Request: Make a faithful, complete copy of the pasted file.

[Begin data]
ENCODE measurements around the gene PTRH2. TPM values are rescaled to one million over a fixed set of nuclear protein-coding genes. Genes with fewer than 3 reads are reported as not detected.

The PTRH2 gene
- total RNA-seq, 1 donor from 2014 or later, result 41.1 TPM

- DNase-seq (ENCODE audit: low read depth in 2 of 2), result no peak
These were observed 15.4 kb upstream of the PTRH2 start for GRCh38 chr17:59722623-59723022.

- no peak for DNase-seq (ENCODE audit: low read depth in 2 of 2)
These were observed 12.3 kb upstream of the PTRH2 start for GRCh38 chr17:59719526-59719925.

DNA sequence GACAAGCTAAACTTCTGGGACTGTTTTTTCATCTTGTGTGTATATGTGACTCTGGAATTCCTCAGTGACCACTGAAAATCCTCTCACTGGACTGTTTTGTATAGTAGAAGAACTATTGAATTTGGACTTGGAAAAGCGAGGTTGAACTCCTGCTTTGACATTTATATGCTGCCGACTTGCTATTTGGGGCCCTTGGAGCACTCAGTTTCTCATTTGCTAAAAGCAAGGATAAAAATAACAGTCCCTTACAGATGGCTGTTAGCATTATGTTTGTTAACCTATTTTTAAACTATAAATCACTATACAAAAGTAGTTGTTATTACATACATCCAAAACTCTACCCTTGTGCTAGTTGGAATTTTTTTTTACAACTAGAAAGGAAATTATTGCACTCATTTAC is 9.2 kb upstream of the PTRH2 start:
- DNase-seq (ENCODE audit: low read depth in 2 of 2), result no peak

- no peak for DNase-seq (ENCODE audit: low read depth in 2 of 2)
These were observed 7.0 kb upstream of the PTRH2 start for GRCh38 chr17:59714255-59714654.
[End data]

ENCODE measurements around the gene PTRH2. TPM values are rescaled to one million over a fixed set of nuclear protein-coding genes. Genes with fewer than 3 reads are reported as not detected.

The PTRH2 gene
- total RNA-seq, 1 donor from 2014 or later, result 41.1 TPM

- DNase-seq (ENCODE audit: low read depth in 2 of 2), result no peak
These were observed 15.4 kb upstream of the PTRH2 start for GRCh38 chr17:59722623-59723022.

- no peak for DNase-seq (ENCODE audit: low read depth in 2 of 2)
These were observed 12.3 kb upstream of the PTRH2 start for GRCh38 chr17:59719526-59719925.

DNA sequence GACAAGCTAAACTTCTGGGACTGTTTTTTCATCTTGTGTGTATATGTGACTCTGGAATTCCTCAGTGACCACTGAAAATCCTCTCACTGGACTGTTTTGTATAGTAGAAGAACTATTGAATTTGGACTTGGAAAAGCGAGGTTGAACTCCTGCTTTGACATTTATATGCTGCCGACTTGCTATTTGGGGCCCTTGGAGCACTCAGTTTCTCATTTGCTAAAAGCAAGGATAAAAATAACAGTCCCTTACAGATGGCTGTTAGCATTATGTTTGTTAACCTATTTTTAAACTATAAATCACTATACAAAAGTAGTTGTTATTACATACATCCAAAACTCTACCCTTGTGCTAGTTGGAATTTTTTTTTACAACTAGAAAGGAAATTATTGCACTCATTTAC is 9.2 kb upstream of the PTRH2 start:
- DNase-seq (ENCODE audit: low read depth in 2 of 2), result no peak

- no peak for DNase-seq (ENCODE audit: low read depth in 2 of 2)
These were observed 7.0 kb upstream of the PTRH2 start for GRCh38 chr17:59714255-59714654.